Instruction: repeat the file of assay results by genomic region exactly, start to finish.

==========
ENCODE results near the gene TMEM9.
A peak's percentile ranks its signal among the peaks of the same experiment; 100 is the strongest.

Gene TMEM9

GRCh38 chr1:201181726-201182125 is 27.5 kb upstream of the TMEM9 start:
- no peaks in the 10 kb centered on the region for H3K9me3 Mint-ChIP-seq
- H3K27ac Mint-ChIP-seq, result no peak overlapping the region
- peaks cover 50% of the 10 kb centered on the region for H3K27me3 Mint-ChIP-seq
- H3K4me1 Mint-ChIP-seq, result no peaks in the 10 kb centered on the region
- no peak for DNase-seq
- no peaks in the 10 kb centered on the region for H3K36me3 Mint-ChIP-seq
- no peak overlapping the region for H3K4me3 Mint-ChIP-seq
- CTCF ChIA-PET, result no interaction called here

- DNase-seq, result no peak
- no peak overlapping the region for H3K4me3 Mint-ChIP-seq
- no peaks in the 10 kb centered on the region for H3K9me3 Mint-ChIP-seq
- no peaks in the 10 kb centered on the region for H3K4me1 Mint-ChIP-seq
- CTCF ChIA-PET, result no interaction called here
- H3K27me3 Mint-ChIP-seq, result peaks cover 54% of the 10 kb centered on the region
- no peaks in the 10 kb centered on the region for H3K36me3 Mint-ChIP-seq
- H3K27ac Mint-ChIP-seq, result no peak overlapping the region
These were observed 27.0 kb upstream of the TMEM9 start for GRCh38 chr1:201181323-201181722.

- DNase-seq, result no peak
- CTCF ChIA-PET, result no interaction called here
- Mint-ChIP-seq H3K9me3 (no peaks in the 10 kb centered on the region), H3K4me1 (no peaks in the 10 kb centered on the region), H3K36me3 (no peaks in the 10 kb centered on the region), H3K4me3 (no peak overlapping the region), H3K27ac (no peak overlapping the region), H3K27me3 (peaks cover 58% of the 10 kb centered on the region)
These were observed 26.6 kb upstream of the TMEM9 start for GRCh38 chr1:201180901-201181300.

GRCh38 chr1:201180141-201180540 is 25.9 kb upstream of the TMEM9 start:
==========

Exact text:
ENCODE results near the gene TMEM9.
A peak's percentile ranks its signal among the peaks of the same experiment; 100 is the strongest.

Gene TMEM9

GRCh38 chr1:201181726-201182125 is 27.5 kb upstream of the TMEM9 start:
- no peaks in the 10 kb centered on the region for H3K9me3 Mint-ChIP-seq
- H3K27ac Mint-ChIP-seq, result no peak overlapping the region
- peaks cover 50% of the 10 kb centered on the region for H3K27me3 Mint-ChIP-seq
- H3K4me1 Mint-ChIP-seq, result no peaks in the 10 kb centered on the region
- no peak for DNase-seq
- no peaks in the 10 kb centered on the region for H3K36me3 Mint-ChIP-seq
- no peak overlapping the region for H3K4me3 Mint-ChIP-seq
- CTCF ChIA-PET, result no interaction called here

- DNase-seq, result no peak
- no peak overlapping the region for H3K4me3 Mint-ChIP-seq
- no peaks in the 10 kb centered on the region for H3K9me3 Mint-ChIP-seq
- no peaks in the 10 kb centered on the region for H3K4me1 Mint-ChIP-seq
- CTCF ChIA-PET, result no interaction called here
- H3K27me3 Mint-ChIP-seq, result peaks cover 54% of the 10 kb centered on the region
- no peaks in the 10 kb centered on the region for H3K36me3 Mint-ChIP-seq
- H3K27ac Mint-ChIP-seq, result no peak overlapping the region
These were observed 27.0 kb upstream of the TMEM9 start for GRCh38 chr1:201181323-201181722.

- DNase-seq, result no peak
- CTCF ChIA-PET, result no interaction called here
- Mint-ChIP-seq H3K9me3 (no peaks in the 10 kb centered on the region), H3K4me1 (no peaks in the 10 kb centered on the region), H3K36me3 (no peaks in the 10 kb centered on the region), H3K4me3 (no peak overlapping the region), H3K27ac (no peak overlapping the region), H3K27me3 (peaks cover 58% of the 10 kb centered on the region)
These were observed 26.6 kb upstream of the TMEM9 start for GRCh38 chr1:201180901-201181300.

GRCh38 chr1:201180141-201180540 is 25.9 kb upstream of the TMEM9 start: